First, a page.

37 Urban food security in an urbanising world: lessons from Singapore

Food security is often viewed and discussed from the perspective of the rural sphere - food scarcity, access to effective markets & nutrition. This side event aims to kick start discussions around food security in the urban environment that presents a different set of challenges

Organizers: Agri-Food & Veterinary Authority, Republic of Singapore; Duxton Asset Management

Abstract

Food security is often viewed and discussed from the perspective of rural food insecurity - food scarcity, poor access to effective markets, nutrition, and rural poverty come to mind. This side event aims to kick start discussions around food security in an urban environment where fast growing cities and demographics present a different set of challenges. Singapore was ranked the world’s second most food secure country after the United States by the Global Food Security Index in 2015, despite not having any significant primary food production resources in the country. What can the world’s fastest growing cities such as Jakarta, Lagos and Dar es Salaam learn from Singapore’s experience? Participants will discuss the policies Singapore has put in place to ensure resilience in its food supply and safety, as well as how various stakeholders from the private sector work together with the public sector on achieving this.

Key speakers

H.E Yaya Olaniran, Ambassador of Nigeria

Tan Poh Hong, Agri-Food & Veterinary Authority of Singapore

John Young Simpson, Duxton Asset Management

Martin Lavoo, Sustenir Agriculture

Main themes/issues discussed

Food security is often viewed and discussed from the perspective of rural food insecurity - food scarcity, poor access to effective markets, nutrition, and rural poverty come to mind. This side event kick started the discussion around food security in an urban environment where fast growing cities and demographics present a different set of challenges. Singapore was ranked the world’s second most food secure country after the United States by the Global Food Security Index in 2015, despite not having any significant primary food production resources in the country. 

Participants discussed the policies Singapore has put in place to ensure resilience in its food supply and safety, as well as how various stakeholders from the private sector work together with the public sector on achieving this. Member countries and stakeholders learned from Singapore’s success, research, and met policy makers and private sector representatives to develop direct relationships.

Summary of key points

  • H.E Yaya Olaniran, Ambassador of Nigeria: Opened the session by stating that technology and innovation is key to urban food security. In 2015, Singapore was rated number 2 in terms of effectiveness, in their agriculture sector.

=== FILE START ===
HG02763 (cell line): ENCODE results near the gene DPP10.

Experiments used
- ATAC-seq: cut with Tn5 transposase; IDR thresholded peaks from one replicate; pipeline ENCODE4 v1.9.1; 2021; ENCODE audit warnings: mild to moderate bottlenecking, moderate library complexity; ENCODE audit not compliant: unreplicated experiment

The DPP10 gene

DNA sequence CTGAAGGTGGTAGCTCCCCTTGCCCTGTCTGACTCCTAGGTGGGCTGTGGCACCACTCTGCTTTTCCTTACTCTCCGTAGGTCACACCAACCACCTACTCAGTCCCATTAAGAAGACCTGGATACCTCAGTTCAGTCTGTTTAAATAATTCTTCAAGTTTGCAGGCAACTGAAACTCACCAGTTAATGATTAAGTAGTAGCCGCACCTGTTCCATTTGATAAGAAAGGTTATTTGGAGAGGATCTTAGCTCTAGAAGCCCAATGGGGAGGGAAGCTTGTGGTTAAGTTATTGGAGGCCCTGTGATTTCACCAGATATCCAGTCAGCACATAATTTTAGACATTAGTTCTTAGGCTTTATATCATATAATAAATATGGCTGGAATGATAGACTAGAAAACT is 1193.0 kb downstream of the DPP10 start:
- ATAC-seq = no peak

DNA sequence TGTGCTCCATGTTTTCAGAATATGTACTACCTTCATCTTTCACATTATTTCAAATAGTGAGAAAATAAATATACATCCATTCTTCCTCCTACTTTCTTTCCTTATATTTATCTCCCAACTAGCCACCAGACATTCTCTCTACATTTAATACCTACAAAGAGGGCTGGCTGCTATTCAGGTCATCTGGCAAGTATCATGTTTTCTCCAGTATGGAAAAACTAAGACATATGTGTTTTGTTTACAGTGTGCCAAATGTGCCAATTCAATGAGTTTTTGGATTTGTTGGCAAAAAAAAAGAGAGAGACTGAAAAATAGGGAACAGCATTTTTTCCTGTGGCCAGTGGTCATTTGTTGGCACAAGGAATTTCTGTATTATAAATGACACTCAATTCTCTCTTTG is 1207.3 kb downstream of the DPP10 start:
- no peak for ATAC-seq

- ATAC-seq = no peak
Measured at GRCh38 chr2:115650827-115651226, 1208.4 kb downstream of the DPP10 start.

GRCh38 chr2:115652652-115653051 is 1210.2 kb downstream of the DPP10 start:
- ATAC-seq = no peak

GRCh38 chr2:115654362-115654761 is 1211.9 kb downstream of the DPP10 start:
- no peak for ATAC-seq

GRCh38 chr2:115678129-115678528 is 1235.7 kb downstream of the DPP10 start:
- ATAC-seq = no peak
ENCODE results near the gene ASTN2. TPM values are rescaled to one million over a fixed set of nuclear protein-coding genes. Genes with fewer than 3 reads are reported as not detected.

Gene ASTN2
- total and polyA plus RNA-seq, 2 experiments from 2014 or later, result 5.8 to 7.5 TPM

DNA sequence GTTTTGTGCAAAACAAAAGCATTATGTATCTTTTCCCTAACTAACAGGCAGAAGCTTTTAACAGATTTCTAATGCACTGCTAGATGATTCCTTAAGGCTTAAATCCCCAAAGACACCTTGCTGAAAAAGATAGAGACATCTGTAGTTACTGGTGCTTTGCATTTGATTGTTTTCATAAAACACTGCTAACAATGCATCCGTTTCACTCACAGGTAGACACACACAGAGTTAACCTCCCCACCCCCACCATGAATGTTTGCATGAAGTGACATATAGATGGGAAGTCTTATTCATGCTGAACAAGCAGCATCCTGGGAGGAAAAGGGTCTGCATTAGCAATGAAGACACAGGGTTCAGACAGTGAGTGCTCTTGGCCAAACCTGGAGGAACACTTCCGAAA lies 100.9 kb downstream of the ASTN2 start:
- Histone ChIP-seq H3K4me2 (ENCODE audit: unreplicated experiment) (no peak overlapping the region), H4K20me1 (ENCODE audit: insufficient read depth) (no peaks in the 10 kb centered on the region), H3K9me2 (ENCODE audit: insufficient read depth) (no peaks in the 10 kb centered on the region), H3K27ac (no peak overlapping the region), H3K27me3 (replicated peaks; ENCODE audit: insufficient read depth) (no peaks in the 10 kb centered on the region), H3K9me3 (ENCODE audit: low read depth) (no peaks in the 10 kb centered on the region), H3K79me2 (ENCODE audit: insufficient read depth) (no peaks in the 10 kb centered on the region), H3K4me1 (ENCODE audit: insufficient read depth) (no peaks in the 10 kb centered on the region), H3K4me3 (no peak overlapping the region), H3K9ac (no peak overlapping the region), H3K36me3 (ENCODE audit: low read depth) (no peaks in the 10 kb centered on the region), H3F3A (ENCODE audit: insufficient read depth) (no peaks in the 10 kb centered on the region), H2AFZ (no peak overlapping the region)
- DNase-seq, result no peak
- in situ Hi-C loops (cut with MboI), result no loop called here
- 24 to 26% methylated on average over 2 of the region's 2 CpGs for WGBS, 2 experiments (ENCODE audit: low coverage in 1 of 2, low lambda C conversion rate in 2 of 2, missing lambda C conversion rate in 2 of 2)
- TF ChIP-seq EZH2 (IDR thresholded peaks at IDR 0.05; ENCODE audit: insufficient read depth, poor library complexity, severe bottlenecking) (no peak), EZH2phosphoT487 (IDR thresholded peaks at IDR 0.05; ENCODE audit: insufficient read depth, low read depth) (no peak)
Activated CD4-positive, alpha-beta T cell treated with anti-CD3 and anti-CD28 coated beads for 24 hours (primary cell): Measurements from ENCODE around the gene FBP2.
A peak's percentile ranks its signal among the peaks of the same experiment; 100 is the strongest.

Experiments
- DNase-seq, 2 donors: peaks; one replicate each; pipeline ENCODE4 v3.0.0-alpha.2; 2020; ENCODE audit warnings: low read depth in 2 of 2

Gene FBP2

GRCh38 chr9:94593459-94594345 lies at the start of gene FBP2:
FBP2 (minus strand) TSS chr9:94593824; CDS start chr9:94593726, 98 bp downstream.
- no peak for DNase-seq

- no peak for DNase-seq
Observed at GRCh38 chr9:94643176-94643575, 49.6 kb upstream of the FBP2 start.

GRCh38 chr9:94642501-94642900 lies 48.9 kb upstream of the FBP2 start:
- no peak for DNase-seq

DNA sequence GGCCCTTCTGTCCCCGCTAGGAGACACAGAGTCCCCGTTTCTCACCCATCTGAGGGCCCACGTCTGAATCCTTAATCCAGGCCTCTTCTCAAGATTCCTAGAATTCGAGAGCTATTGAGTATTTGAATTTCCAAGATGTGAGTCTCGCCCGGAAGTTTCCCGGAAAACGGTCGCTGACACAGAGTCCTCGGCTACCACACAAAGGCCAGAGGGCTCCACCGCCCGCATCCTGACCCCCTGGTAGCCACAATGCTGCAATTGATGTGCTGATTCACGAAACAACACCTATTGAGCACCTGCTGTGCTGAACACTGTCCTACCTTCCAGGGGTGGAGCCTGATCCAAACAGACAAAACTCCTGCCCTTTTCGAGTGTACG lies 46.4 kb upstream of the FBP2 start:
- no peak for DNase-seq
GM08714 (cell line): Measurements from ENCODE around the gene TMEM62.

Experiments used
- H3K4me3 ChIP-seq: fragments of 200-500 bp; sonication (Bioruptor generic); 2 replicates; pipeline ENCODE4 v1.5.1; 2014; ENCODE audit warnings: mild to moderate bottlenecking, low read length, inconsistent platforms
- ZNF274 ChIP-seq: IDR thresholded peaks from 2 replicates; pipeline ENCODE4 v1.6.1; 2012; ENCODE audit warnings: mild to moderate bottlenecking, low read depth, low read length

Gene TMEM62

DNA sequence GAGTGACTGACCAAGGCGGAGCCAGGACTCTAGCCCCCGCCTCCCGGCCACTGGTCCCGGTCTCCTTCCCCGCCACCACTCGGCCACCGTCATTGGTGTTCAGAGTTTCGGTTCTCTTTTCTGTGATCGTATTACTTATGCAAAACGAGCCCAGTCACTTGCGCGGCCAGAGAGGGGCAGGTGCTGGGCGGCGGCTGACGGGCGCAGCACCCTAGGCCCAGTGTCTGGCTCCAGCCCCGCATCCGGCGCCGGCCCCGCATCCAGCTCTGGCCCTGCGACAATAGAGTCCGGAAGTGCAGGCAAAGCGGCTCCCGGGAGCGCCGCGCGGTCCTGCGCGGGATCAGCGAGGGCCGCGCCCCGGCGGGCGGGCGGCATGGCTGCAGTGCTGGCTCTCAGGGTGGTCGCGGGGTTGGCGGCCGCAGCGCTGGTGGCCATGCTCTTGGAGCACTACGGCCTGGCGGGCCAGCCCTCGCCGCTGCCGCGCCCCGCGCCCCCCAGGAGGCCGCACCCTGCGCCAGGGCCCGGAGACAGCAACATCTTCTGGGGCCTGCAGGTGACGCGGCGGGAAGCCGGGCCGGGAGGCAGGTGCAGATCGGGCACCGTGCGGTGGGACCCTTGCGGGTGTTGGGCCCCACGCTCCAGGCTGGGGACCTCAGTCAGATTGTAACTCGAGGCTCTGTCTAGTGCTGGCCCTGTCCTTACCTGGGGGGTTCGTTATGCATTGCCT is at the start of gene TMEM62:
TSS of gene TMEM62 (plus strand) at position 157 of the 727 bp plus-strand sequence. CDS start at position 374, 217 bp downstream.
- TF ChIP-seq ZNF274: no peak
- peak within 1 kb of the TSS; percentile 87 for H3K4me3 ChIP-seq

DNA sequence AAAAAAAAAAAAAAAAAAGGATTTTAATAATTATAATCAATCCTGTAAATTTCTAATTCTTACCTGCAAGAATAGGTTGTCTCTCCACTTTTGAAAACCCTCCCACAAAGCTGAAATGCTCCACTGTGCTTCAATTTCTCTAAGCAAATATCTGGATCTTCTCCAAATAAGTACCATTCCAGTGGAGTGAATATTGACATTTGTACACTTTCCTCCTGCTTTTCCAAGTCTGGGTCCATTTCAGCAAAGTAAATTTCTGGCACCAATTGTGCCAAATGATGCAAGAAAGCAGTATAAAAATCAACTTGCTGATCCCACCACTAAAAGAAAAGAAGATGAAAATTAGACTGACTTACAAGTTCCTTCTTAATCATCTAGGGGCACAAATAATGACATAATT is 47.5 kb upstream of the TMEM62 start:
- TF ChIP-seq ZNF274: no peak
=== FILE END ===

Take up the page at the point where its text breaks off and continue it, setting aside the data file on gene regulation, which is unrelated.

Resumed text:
• Tan Poh Hong, Agri-Food & Veterinary Authority of Singapore:  Remarked that self-sufficiency within Singapore is important, with government funding being an essential component to help smallholder companies and promote R&D. The Agri-Food & Veterinary Authority of Singapore provides tech support, training, workshops to encourage good ag practices within Urban Farming. The Agri-Food & Veterinary Authority of Singapore also does study trips with farmers, bringing them to other countries to improve their knowledge of technology in the sector. Farmers must use farmland more efficiently to achieve higher productivity. 
  • Martin Lavoo, Sustenir Agriculture: Is a young entrepreneur working in the agriculture sector, hoping to attract youth to work in agriculture. Sustenir Agriculture leverages technology to reduce the requirement for training. By taking risks within agriculture, Sustenir is able to innovate on certain products, and improve the abilities of urban farming. Being high-tech helps them stretch the imagination of their consumers and customers. This also inspires youth to pursue agriculture. It took years to develop a cohesive brand and company. Sustenir Agriculture empowers their employees to help spread the word. Martin Lavoo noted that without investment, urban farming won’t be able to grow.
  • John Young Simpson, Duxton Asset Management: Stated that governments must prioritize stable, predictable and transparent regulatory framework and legal systems to attract sustainable investments in agriculture. Simpson also stated that land tenure is fundamental to food security. Agriculture extension is essential for Singapore farmers to adopts new urban farming techniques, and adopt agriculture technologies. Urban farming in Singapore has a strong vision on climate-smart urban food production.

Key outcomes/take away messages

  • There is a place in the system for urbanized farms, without replacing traditional farming with virtual farms
  • It is important to help and encourage local smallholders versus competing against them
  • The farm of the future should be intensive, automated, leveraging on technology – creating an agriculture sector young people want to come into